• Author: Dr.Mohan Dewan

In the second week of September 2014, two different Appellate Benches of the Delhi High Court pronounced judgements in two pharmaceutical trademark cases. In the first case (Rajkumar Prasad vs. Abbott Healthcare Pvt. Ltd.) (ANAFORTAN Vs. AMAFORTEN), the Appellate Bench held that the trademark AMAFORTEN was deceptively similar to Abbott’s mark ANAFORTAN. Both trademarks were being used for the drug Camylofin Dihydrochloride.

Shortly, thereafter, another Appellate Bench of the same Court (in the case of Sun Pharmaceutical Industries limited vs Anglo French Drugs and Industries Limited.) (OXETOL vs EXITOL) held that the trademark EXITOL was not deceptively similar to the mark OXETOL. In this case, the mark OXETOL was being used as a brand name for Oxcarbazepine whereas the mark EXITOL was being used for Lactitol monohydrate. Oxcarbazepine is a drug used in the treatment of EPILEPSY and BIPOLAR disorder as an anticonvulsant and for mood stabilizing whereas Lactitol monohydrate was used for the treatment of constipation. Both trademarks ANAFORTAN and OXETOL were registered trademarks. Therefore, both were cases of infringement of trademarks. An additional factor in the case of AMAFORTEN was that the trademark was also registered in the name of the Defendant.

In the ANAFORTAN Vs. AMAFORTEN case, what appears to have weighed against the Defendant was the fact that the active ingredient in both drugs was the same and the Defendant was also selling its products in gold coloured strips which was a slavish imitation of the strips of the Plaintiff. In this case, the learned Judges held that the trademarks were visually, phonetically and deceptively similar and went on to say that this issue was compounded by the fact that the competing goods were pharmaceutical preparations, the class of the goods were the same and the trade channels were also the same.

On the other hand, in the OXETOL Vs. EXITOL case, the Judges came to a different conclusion. What seems to have weighed in the minds of the Judges was that EXITOL (the Defendant’s product) was sold in syrup and granule form whereas the Plaintiff’s product was sold in the form of tablets or capsules. In addition,

the Judges also noted the differences in the packages in which the two drugs were being sold. OXETOL was being sold in blister packs whereas EXITOL was being sold in bottles or sachets. The graphics on the OXETOL pack displayed a man and his brain, clearly representing that this was a drug for treating a brain disorder whereas on the EXITOL pack, the graphics showed an intestine which again showed that the drug was directed to treat an intestinal disorder (constipation). Still further, the graphics on the OXETOL product was in orange script on a white background and the use of the colour brown. Whereas on the EXITOL pack there was a yellow and white colour scheme and EXITOL was written in a distinctive blue script. Both drugs were available on prescription basis only. In the case of OXETOL, the prescribing doctor would be a neurologist, whereas in the case of EXITOL it would be a physician at a hospital, EXITOL being a hospital administered laxative. The consuming patients would also be different, Neuro patients in one case and in the other case patients suffering from intestinal disorders who were admitted to a hospital.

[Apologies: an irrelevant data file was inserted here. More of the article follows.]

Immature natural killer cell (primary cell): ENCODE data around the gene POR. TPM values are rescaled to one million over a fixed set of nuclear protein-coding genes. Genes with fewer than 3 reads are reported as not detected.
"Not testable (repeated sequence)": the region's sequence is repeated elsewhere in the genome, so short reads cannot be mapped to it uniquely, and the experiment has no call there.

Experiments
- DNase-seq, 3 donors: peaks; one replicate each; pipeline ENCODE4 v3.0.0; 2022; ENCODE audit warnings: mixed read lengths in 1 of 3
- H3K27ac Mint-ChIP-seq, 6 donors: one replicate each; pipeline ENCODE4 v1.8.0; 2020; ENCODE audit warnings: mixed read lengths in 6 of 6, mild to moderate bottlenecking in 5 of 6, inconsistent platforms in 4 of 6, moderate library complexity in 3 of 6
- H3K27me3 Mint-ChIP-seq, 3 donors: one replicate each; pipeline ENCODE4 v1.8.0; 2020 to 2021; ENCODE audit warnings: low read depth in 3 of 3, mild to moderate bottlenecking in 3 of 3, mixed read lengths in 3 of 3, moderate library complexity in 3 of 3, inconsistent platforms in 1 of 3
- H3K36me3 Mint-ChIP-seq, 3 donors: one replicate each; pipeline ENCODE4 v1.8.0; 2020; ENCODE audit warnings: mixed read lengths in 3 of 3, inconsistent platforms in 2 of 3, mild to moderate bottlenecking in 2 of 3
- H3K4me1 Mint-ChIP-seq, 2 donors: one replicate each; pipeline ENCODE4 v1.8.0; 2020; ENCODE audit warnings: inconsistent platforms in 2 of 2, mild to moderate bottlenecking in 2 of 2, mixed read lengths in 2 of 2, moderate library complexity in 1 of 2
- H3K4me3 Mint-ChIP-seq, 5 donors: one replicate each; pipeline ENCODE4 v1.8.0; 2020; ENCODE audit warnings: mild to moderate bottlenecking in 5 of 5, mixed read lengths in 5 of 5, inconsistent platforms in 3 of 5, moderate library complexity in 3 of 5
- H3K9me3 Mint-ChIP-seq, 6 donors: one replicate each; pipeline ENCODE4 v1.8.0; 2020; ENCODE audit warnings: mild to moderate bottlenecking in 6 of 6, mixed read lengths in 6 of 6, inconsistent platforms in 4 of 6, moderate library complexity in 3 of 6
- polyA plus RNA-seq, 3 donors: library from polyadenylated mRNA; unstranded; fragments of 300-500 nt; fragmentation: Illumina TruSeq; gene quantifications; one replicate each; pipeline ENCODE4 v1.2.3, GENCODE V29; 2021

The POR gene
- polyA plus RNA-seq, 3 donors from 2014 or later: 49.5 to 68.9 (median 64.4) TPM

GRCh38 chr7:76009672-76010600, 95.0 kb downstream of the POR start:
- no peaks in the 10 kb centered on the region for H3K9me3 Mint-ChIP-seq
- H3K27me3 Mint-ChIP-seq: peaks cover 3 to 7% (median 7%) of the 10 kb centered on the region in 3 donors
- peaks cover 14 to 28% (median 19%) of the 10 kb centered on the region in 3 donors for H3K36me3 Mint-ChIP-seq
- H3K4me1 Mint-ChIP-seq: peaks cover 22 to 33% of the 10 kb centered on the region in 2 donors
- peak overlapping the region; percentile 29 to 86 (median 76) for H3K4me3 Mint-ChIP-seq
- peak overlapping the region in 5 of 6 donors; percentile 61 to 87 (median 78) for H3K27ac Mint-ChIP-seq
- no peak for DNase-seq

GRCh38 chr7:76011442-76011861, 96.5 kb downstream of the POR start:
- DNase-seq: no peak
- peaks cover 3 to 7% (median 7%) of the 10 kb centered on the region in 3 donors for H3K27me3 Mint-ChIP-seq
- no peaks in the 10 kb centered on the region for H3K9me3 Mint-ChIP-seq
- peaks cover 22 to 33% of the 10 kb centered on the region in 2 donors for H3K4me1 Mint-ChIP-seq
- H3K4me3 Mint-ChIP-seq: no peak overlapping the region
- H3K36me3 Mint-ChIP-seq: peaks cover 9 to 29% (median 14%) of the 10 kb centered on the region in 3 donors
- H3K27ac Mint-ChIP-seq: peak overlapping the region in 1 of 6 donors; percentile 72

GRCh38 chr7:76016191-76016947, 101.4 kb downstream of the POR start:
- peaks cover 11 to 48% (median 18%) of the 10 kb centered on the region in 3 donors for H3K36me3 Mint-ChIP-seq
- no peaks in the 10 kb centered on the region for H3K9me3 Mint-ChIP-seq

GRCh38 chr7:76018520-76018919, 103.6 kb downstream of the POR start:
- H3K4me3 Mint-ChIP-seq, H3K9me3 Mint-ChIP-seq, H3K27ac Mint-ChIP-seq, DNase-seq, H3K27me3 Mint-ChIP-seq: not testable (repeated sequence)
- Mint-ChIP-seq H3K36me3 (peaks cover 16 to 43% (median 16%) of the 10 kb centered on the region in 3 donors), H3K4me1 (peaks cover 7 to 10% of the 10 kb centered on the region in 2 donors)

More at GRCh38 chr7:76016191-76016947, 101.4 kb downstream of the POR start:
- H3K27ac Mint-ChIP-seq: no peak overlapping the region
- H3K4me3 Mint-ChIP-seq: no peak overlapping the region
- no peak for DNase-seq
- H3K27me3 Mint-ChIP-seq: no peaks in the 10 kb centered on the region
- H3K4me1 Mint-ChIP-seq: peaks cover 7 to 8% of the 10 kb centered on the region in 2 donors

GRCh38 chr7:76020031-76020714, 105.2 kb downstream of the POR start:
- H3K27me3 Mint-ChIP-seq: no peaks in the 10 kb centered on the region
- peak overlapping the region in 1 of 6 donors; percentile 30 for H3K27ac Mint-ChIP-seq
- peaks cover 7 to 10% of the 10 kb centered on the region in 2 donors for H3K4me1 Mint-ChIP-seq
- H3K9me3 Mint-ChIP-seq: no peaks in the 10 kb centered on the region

In the Cadilla Pharmaceutical Ltd. case, decided by the Supreme Court of India a few years earlier, the Court had emphasized the need for a stricter standard in matters of infringement involving pharmaceutical products. Applying this case, the Bench in the OXETOL case suggested that the marks must be seen as a whole and by marks the Judges meant not just the two words OXETOL and EXITOL but the marks as presented to the people dealing with the two products that is, the patients, doctors, nurses and chemists. In the OXETOL/EXITOL case, the two visual representations: (i) the word OXETOL written in an orange script in white background on a brown blister pack/having the graphics with a man and a brain, and (ii) the word EXITOL written in blue on a yellow and white label on a sachet having the picture of intestines as a graphic were not deemed to be deceptively similar so as to nearly resemble each other and therefore not likely to deceive or cause confusion. Therefore, rather than considering the marks to be words per se, the Judges considered the marks to be the entire visual representation of the two products which included the two word marks.

Conclusion and Observation:

Visual representation of the respective packs appears to be important criteria while determining the deceptive similarity between two trademarks in the Indian context.

Even if there is a resemblance between the two word marks, it is possible that the Defendant may escape liability if:

• the Defendant’s mark is used in respect of an active ingredient which is entirely different from the active ingredient for which the Plaintiff’s mark is being used

• the diseases, conditions or organs targeted by the active ingredients are different, (as in the present case EPILEPSY/brain and constipation/intestine)

• the dosage form of the respective drugs is different and

• the pack designs have different colour schemes and different graphics.

These seem to be important criteria because a majority of the patients in India may not be able to decipher the English script on the packs but will distinguish products on the visual representations of the respective packages. Colour schemes of the packages also seem to play an important role in determining distinction. For example, in the ANAFORTAN/AMAFORTEN case, as we recall, both products were tablets sold in gold coloured strips and therefore their visual representation were identical, apart from the fact that the active ingredient in both products was also the same. And therefore, one strip could easily have been confused for the other.


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